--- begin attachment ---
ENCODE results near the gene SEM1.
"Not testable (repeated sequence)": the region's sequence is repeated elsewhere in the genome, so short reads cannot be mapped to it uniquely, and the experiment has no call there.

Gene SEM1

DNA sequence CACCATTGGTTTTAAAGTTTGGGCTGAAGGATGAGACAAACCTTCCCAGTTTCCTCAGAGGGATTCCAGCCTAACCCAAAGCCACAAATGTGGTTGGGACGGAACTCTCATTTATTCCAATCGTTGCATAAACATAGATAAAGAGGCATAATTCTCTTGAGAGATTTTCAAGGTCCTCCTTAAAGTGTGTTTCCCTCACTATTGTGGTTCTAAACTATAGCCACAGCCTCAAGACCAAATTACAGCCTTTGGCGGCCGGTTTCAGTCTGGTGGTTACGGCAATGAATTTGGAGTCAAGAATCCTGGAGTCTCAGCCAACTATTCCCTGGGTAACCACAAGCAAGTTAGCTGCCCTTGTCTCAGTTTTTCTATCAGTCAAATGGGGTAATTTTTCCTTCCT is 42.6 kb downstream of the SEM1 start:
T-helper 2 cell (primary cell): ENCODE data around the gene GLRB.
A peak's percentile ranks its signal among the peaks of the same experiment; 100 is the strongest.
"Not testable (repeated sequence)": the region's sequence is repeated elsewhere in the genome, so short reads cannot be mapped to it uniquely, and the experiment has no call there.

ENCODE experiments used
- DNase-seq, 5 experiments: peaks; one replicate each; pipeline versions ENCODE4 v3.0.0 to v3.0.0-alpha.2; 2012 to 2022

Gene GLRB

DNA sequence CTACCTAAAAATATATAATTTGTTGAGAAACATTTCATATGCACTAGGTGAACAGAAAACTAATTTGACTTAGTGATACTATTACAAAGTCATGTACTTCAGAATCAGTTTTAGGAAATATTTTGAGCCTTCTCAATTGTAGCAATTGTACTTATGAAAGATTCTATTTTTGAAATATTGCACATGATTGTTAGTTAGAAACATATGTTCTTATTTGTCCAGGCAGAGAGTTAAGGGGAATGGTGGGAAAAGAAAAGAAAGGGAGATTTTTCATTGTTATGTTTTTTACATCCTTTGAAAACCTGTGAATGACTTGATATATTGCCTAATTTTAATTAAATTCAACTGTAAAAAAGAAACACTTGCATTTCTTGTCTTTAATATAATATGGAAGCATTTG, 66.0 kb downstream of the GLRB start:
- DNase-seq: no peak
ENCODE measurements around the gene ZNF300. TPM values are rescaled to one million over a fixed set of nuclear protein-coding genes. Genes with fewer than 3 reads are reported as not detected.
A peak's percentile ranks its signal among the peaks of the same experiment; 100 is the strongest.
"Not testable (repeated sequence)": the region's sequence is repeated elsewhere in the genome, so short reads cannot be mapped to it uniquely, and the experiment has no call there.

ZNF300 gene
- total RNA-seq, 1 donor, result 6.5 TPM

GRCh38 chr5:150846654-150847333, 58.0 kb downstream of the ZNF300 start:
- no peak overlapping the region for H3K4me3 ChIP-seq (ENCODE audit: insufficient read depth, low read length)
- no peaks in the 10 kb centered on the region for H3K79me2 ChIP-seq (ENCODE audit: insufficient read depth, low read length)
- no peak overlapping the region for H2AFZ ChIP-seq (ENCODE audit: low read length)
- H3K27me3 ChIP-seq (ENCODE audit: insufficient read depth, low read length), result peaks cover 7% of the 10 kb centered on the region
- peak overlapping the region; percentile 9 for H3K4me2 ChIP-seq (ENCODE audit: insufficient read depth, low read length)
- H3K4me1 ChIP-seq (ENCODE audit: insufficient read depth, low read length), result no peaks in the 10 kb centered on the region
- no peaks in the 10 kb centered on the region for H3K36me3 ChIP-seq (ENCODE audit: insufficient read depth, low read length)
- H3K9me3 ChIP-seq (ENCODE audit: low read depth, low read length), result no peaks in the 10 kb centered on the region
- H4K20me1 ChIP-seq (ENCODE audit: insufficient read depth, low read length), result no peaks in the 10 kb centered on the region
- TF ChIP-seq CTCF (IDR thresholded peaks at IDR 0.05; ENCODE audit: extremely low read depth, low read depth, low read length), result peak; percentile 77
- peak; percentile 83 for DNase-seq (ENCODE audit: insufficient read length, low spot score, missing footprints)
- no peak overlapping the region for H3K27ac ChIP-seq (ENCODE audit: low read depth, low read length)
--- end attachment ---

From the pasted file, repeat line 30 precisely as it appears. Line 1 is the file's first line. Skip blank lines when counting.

- no peak overlapping the region for H3K27ac ChIP-seq (ENCODE audit: low read depth, low read length)